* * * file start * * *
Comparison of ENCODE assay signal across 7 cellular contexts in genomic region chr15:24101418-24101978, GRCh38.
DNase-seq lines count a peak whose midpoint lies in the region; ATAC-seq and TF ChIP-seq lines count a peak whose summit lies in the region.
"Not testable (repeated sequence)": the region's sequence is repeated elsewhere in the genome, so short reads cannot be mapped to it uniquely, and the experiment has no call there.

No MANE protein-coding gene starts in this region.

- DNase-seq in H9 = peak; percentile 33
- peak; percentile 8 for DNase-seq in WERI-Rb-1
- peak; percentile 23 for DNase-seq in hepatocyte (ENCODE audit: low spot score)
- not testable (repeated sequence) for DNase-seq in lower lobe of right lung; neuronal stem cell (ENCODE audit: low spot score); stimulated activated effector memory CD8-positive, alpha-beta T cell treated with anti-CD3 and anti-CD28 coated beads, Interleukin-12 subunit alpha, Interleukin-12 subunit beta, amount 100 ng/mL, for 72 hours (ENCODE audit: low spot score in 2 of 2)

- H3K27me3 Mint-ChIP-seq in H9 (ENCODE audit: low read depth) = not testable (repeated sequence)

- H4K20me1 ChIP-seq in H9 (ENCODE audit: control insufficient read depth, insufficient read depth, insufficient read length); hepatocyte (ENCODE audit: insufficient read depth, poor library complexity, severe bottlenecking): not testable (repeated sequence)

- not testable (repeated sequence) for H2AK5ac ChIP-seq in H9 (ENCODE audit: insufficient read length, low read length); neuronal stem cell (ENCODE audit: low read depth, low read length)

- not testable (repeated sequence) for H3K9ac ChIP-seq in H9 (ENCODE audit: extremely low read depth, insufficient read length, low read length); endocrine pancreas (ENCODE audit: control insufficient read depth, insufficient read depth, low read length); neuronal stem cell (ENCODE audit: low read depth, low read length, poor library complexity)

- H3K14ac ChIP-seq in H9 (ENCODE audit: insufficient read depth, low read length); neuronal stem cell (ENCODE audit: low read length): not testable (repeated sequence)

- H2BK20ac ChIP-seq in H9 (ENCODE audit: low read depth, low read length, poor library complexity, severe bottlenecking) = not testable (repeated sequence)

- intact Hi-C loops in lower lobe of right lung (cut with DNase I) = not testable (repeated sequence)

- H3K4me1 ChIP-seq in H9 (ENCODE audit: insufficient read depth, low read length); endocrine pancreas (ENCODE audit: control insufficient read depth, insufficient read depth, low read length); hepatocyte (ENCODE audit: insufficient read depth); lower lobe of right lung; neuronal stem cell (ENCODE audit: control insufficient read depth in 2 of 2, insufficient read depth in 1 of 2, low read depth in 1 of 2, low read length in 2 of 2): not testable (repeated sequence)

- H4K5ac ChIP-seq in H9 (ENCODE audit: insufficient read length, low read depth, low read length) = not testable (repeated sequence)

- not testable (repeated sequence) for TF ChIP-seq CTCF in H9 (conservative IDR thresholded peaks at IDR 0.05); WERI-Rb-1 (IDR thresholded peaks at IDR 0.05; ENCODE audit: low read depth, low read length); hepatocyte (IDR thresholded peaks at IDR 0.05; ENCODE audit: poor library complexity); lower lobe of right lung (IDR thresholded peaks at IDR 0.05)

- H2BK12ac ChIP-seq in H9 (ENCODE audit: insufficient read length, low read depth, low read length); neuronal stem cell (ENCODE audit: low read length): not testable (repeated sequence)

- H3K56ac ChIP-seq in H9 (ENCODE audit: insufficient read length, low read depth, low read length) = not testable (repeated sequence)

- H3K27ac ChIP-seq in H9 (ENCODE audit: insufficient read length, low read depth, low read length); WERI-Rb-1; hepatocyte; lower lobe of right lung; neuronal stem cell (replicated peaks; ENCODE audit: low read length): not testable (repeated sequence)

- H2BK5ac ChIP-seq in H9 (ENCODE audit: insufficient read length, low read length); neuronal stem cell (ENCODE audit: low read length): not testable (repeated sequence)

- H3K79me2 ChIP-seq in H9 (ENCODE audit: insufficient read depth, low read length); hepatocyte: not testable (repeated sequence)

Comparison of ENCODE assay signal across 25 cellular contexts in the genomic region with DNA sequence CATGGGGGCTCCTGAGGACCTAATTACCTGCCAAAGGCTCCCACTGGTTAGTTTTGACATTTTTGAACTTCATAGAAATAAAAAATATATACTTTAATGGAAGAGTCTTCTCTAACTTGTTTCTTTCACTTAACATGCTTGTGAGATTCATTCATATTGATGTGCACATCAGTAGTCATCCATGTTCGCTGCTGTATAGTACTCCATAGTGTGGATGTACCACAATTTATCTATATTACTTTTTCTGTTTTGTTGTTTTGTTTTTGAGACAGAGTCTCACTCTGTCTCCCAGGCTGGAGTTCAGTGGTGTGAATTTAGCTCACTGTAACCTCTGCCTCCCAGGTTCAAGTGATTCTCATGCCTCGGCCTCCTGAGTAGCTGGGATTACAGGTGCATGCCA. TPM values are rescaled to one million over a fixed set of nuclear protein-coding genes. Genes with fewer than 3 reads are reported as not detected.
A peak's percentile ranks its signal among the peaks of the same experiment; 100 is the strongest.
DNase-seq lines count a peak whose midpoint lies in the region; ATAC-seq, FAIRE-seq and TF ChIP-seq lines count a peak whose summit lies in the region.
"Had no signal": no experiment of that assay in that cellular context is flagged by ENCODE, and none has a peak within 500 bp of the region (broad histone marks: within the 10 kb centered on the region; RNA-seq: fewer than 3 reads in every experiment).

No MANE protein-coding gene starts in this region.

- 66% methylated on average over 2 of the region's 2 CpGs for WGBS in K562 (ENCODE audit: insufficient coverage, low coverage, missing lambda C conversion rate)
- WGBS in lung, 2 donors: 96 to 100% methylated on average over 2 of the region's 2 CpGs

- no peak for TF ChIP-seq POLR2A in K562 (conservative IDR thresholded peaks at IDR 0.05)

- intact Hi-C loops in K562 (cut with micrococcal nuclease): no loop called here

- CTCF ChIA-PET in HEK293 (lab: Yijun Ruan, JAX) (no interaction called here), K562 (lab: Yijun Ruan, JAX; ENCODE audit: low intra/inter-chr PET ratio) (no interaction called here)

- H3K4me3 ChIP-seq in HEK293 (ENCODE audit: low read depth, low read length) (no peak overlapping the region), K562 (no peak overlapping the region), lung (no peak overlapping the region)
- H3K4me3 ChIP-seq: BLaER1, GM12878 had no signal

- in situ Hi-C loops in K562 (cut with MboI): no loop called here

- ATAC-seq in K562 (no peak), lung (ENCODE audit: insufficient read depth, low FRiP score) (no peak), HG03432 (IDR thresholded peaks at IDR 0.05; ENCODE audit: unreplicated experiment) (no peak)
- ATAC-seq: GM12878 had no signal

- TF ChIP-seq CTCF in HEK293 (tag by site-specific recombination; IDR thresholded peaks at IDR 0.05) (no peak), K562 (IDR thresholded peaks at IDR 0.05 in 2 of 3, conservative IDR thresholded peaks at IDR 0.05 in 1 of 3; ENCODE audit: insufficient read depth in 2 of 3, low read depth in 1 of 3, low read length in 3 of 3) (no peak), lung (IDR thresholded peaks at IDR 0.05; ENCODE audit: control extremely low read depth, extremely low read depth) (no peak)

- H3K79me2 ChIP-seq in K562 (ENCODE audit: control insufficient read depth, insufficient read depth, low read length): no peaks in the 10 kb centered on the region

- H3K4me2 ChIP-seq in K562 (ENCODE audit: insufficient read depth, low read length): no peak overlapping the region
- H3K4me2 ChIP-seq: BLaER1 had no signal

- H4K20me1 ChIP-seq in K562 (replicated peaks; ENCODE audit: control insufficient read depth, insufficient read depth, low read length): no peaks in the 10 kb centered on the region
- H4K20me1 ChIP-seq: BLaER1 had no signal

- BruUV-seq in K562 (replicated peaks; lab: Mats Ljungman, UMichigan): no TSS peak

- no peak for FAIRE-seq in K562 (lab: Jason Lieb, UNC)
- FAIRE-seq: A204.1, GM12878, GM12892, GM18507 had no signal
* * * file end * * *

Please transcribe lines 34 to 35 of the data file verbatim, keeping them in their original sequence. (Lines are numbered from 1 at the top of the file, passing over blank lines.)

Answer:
- H3K4me3 ChIP-seq in HEK293 (ENCODE audit: low read depth, low read length) (no peak overlapping the region), K562 (no peak overlapping the region), lung (no peak overlapping the region)
- H3K4me3 ChIP-seq: BLaER1, GM12878 had no signal